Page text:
Border bandits

A road trip to attend a priestly ordination is not an occasion traditionally associated with sniffer-dogs pouncing on your luggage looking for drugs. Such was the case when I travelled with three other Jesuit scholastics, studying at El Salvador’s University of Central America, on a recent journey to Honduras and Panama.

While several nations in the north of Central America are joining forces to create a free travel zone, the anomalies, red tape and corruption associated with border crossings in this region still exist. Borders bring out the good, the bad and the ugly in each of these countries where poverty confronts poverty and US dollars confront local currencies and red tape.

The border between Nicaragua and Costa Rica presents the most glaring contrasts. After paying to have our minibus fumigated for bugs, we joined a queue in the tropical heat and waited more than 90 minutes to have our documents processed. Relatively well off Costa Rica seems to be trying hard to temper the flow of poorer Nicaraguans looking for economic respite and jobs.

While waiting we were approached by ‘guides’ offering us the chance to skip the queue and be delivered directly to a border official. My legally-minded Guatemalan brother questioned the man about the legality of his offer. He replied by asking us whether we had families to feed and informed us that he earned roughly US$2 for the odd weary traveller he helps.



In the grey zones between countries some border officials seem to be a law unto themselves. Between Honduras and Nicaragua the immigration office closes for an hour over lunch. We arrived seven minutes before the hour, but the official held our passports behind the counter for a good while before asking whether we wanted to wait until after lunch or pay an inconvenience fee.

We arrived in the Nicaraguan capital of Managua on the day of the 25th anniversary of the Sandinista revolution and the fall of the Somoza dictatorship. Although in the middle of the wet season, residents ignored the humid and thunderous weather to dance and listen to music folklore and speeches harking back to the resistance movement heydays.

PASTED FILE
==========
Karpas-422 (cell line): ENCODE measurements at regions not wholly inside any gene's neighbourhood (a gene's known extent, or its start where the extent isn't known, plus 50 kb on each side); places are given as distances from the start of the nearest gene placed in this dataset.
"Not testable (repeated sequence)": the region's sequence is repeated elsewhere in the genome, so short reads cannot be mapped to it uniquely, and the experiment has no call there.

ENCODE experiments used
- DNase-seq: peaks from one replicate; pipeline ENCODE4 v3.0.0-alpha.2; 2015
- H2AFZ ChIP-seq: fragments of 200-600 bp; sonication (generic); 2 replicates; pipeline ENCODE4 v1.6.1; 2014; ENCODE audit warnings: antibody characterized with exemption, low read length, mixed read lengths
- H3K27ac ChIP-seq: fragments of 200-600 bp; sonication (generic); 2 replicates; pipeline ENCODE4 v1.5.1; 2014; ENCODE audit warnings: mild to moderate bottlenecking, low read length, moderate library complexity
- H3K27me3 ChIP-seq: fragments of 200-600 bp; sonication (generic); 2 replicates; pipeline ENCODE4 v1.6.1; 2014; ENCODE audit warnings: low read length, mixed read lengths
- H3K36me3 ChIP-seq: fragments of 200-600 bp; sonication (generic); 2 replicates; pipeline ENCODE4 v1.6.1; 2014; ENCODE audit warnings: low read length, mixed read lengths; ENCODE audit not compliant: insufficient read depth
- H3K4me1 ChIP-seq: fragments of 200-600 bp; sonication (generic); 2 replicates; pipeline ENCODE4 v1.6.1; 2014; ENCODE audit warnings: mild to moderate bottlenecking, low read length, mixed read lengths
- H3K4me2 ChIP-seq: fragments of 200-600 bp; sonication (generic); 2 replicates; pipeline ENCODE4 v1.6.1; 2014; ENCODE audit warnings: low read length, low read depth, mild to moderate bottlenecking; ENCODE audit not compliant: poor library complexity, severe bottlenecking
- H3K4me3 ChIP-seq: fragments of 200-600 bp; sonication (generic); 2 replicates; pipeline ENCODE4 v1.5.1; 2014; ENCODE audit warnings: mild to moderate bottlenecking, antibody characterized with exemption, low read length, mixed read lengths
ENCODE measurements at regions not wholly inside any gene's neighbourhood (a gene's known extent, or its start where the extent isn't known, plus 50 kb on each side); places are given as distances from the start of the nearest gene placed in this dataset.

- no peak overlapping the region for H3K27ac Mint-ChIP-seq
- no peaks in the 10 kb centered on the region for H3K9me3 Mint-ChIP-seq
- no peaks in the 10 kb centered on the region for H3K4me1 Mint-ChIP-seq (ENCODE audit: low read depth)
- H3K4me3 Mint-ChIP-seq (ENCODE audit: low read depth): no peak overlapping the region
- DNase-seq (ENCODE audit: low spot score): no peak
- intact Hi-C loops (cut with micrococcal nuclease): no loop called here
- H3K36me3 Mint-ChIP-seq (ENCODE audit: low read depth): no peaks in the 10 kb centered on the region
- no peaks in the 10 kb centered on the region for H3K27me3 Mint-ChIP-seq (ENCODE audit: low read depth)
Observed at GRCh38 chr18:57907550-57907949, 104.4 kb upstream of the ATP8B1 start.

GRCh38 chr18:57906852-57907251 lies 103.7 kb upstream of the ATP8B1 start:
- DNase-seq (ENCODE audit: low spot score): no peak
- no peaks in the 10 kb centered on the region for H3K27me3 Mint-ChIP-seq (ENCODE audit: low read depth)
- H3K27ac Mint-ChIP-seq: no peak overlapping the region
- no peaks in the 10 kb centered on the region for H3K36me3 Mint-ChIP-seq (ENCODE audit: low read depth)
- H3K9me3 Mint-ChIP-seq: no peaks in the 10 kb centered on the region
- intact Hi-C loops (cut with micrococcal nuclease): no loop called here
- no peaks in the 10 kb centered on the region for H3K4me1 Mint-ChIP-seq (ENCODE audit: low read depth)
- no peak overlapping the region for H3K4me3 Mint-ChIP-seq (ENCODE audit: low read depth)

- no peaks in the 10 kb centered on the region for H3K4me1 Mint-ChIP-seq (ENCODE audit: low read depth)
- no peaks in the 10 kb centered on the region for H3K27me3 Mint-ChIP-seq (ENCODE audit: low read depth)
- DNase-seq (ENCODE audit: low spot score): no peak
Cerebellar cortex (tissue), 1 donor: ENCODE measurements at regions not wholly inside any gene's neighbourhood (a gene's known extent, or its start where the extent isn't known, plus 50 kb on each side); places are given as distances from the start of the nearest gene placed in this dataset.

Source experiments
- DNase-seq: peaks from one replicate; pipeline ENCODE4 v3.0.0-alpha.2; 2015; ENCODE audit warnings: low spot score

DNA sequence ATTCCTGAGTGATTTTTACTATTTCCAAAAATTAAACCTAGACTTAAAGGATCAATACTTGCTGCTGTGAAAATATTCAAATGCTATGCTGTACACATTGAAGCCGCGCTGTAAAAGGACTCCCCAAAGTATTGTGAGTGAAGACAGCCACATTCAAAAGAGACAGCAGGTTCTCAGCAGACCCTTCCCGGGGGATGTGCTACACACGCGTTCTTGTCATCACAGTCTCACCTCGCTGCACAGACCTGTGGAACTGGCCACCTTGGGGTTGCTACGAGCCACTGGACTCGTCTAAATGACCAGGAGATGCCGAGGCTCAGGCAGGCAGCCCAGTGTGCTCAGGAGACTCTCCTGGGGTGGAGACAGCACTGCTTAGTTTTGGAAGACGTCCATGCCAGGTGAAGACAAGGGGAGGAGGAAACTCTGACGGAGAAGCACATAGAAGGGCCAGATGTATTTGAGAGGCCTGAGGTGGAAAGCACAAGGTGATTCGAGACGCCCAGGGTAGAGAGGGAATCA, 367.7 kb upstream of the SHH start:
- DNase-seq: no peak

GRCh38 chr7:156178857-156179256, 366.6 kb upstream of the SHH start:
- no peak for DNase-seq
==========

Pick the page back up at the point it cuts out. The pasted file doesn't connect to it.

Between Costa Rica and Panama we got lost as we searched for the fumigation bay. We finally found an official and he seemed bemused by what looked to him like two gringos with a Guatemalan tour guide and a Panamanian driver.

‘Anyone here speak Spanish?’ he asked, peering curiously through the windows.

‘Yes, we all do’, we replied.

‘And what’s your mission?’ he asked.

‘We’re missionaries’, my Guatemalan brother replied.

In case you’re wondering, we finally made it to the ordination in Panama and, on the way back, to the ordination in Honduras which required us to ditch the bus and board canoes to reach a Garifuna village on Honduras’ Caribbean coast. The ordination was a spirited example of enculturation involving many customs of the Garifunas—descendants of deportees from the West Indies two centuries ago.
After all the festivities we sadly left behind the Caribbean shores of Honduras and headed back to El Salvador to start second semester and to reflect on the realities of doing theology and finding God in the third world. 

 
 Kent Rosenthal sj is an Australian Jesuit studying in San Salvador.

 

 

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